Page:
If Branson decided to run one of the arms of Virgin, his Virgin Media company, you could say that he was responsible for the 377.5m of turnover it generated in 2015. If he worked 2,600 hours that year, that would mean that for each hour he worked, he created £145,192 in value for the business.

But what if he paid someone £152,532 a year (the amount the prime minister of the UK earns) to run this business instead? It’s a no-brainer for Branson—he can create that value in just over an hour! Which gives him 2,599 hours to create value elsewhere in the business.

This is only a simplified example; there are obviously lots of factors that come into play when it comes to working out true value, but you should be able to see the fundamentals of how outsourcing to leverage time works.

Let’s look at it on a smaller scale, for example:

  • If you know your time is worth £25 per hour, then paying a £10 charge to have your shopping delivered directly to your door is a better use of your time and money than spending an hour wandering the aisles doing it all yourself.
  • If you know your time is worth £40 per hour, then it makes sense to pay someone £23.41 per hour to do your admin (the average UK cost of a personal assistant).

Most entrepreneurs know exactly what they need to outsource so they can keep focusing on their core strengths: the skills that pay the bills. It is much easier to scale and grow your business when you outsource all your low-value tasks.

3# Business development

Entrepreneurs also use their value per hour to stress test new business ideas. I once started a catering business in my hometown, but it was my failure to work out the businesses true return on investment that led to it going under. I found it extremely hard to outsource tasks in the business because of the high hiring costs of employees on a small start-up budget. This meant that I took on everything in the business by myself to save money and keep it running. My income per hour rapidly decreased because I wasn’t good at cooking or running a relatively new catering business.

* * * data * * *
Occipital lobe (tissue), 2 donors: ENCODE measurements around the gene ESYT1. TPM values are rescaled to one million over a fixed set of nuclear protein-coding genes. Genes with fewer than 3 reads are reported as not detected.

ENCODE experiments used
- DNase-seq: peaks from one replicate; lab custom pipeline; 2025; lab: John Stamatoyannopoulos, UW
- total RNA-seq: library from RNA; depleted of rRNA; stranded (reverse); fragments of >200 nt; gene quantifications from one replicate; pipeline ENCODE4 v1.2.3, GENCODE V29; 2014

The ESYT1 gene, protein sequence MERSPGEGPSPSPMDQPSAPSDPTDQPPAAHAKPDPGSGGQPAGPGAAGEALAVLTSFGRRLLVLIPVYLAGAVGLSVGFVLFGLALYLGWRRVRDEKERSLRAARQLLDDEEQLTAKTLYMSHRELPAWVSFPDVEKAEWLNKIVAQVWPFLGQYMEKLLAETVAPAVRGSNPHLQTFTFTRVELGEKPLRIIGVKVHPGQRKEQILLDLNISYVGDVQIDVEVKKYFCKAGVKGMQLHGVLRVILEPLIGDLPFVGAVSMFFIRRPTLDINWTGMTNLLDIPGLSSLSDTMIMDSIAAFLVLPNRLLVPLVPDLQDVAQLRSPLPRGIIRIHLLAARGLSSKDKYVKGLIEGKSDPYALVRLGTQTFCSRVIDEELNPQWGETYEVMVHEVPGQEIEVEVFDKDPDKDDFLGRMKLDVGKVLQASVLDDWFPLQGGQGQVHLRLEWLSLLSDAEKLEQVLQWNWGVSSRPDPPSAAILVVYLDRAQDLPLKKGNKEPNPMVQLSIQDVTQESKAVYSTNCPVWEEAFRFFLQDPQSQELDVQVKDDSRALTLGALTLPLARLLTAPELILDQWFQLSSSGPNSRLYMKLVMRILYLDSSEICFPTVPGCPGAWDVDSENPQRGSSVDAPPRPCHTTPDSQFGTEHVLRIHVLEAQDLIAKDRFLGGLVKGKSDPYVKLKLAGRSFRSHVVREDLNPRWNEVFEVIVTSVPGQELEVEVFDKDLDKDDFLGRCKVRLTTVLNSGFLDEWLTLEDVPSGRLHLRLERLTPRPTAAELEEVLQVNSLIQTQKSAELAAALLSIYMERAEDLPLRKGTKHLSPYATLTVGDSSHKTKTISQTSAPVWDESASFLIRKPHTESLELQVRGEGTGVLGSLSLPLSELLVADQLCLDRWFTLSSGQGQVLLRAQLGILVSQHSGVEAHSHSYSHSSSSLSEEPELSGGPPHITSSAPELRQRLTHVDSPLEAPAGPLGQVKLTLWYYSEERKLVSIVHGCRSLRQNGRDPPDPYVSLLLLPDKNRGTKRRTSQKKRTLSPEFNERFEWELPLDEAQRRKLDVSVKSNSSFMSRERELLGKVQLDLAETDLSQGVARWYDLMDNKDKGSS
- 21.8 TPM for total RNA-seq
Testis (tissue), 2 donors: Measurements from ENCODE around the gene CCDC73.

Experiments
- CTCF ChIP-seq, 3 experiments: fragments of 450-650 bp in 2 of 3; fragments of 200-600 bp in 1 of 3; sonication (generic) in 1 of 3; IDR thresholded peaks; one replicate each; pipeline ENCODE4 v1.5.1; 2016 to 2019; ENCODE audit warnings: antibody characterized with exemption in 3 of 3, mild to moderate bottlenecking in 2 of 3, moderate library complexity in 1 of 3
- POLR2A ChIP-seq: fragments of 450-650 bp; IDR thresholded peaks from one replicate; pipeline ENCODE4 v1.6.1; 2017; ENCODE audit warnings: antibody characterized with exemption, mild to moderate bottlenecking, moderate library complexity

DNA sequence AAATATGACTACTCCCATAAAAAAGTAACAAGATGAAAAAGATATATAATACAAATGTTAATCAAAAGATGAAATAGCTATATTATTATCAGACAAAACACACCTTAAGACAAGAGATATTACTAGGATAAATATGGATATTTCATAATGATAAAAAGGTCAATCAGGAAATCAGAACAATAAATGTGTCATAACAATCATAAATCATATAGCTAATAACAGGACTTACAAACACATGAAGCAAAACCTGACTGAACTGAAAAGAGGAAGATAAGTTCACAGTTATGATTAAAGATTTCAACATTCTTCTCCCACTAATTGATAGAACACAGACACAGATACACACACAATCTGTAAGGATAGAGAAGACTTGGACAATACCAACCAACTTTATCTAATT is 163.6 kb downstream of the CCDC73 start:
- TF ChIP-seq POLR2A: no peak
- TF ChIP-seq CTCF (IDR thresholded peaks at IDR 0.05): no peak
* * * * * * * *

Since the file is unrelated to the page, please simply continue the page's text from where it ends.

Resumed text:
How I appreciate the value of time 

Let’s compare this to my most recent eBook launch. It took me a total of two weeks to write the eBook and £200 to for someone to edit, format and publish the book for me on Amazon. This eBook has already brought in over £500 in the last couple of months, and this has become a passive income stream for me. I was able to focus on getting the content down onto paper while outsourcing the parts that I wasn’t good at. I would call that a success and a much better return on the investment of my time. Leveraging other people’s time and expertise is a key part of balancing investment and return.

Successful entrepreneurs will start their business with the end goal in mind by removing themselves (or planning to) before the business has even started.

If the business can’t run without you, you are not an entrepreneur. You are self-employed and will always struggle to scale your business beyond yourself.

That brings us to the end of the first part of this value of time article. Next week, I am going to show you can put the value on your own time. Watch this space.